With mom and me and him it was the three of us, it was easy, she was like a battery he and I were on either side of and together we all worked, but when it was just me and him it was like the quiet outside of us moved inside and lasted so long that anything that was said sounded strained. That February the school had made each eighth grade kid come in with their parents for “bonding”: one night; the whole grade; everybody’s mom and dad were supposed to come. Someone hung streamers on the cafeteria walls like the whole thing was something fun and lined the tables up like a prison visitation table, kids on one side and parents on the other. There was lemonade in glass pitchers and hard plastic glasses to drink from. We were given a minute and thirty seconds to tell our fathers all the things they did that we appreciated, and then there was a turn to tell our mothers. I was nervous. A whistle blew. I opened my mouth. There were so many things I could say. I looked down my row and it was like runners after the gun but it was mouths moving, nice things being thrown from one side of the table to the other, so many people speaking at once you could almost see a wind moving between the young mouths and the old faces. Next to me Jenny Streff kept flexing her plastic cup as she spoke. I looked back at my dad. I was going to speak but it was hot and I said so—“It’s hot”—it’s all I could think to say—and then the cup broke in Jenny’s hand and I looked back and my dad was saying it’s okay, except he kept repeating it and he was speaking to me. I knew it was okay. I wished he’d stop saying so. It made me feel like it wasn’t. I was nervous. It was so hot the windows had beads. The whole thing was dumb and I said so. It was hot, and when I looked over Jenny Streff’s left hand was bleeding.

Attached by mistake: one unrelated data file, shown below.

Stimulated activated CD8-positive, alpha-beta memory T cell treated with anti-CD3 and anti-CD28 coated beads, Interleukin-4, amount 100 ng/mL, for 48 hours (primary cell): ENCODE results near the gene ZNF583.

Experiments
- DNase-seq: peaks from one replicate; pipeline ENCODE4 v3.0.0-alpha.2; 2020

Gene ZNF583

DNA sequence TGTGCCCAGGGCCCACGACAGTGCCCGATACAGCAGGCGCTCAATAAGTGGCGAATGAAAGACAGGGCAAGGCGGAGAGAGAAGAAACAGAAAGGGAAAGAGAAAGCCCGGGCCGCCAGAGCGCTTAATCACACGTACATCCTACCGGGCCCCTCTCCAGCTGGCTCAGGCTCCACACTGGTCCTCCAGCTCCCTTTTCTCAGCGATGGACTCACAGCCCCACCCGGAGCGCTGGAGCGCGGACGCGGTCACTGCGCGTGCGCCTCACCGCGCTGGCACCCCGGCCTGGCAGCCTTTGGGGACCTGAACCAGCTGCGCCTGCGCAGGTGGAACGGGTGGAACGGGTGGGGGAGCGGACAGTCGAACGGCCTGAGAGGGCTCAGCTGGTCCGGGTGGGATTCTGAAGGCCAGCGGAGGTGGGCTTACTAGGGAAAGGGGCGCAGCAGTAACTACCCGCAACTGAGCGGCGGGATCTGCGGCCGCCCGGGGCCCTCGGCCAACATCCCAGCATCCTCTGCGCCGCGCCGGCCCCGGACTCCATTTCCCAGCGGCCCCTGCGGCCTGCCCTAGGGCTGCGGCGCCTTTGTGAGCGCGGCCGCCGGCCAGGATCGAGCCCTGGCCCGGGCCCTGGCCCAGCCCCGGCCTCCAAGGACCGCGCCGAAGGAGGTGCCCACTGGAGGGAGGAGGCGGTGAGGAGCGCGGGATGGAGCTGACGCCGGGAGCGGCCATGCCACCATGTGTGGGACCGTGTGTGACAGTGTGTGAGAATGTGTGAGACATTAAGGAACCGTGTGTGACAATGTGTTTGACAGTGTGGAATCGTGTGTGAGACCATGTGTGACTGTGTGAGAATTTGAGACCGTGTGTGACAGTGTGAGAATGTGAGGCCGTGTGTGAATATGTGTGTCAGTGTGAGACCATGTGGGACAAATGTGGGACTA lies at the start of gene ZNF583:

It was almost the Fourth of July. We were back at the lake house, just my dad and me, for three days. Tyler had stayed in Chicago because his girlfriend’s parents were out of town and they had a house to themselves, and Manny stayed because Tyler stayed, and I didn’t want to ask Ricky to come to the lake if the other guys weren’t coming as well, because I always got nervous around just one other person, worried they weren’t having fun. The night before we were supposed to go sailing, after my dad passed out on the couch, I went into the little wooden shed that sat at the foot of the stairs leading down to the beach, and I took out one of those industrial looking wrenches, the kind you might see lying at any roadside construction sight, or hanging in the backyard shed of a Vietnam vet in some old war movie. I hadn’t planned exactly what I was going to do, but the wrench had heft—it felt like a heavy bat in my hands—and it looked like it could do enough damage to begin to let the water in. I had this old flashlight with me that I always used when I was a little kid and didn’t want to go to bed when my parents made me. My mom was always looking under my door to see if the light was on, so I always brought the flashlight under the covers with me and read books or looked at my old comic books, or just sort of sat there with the light on not doing much of anything.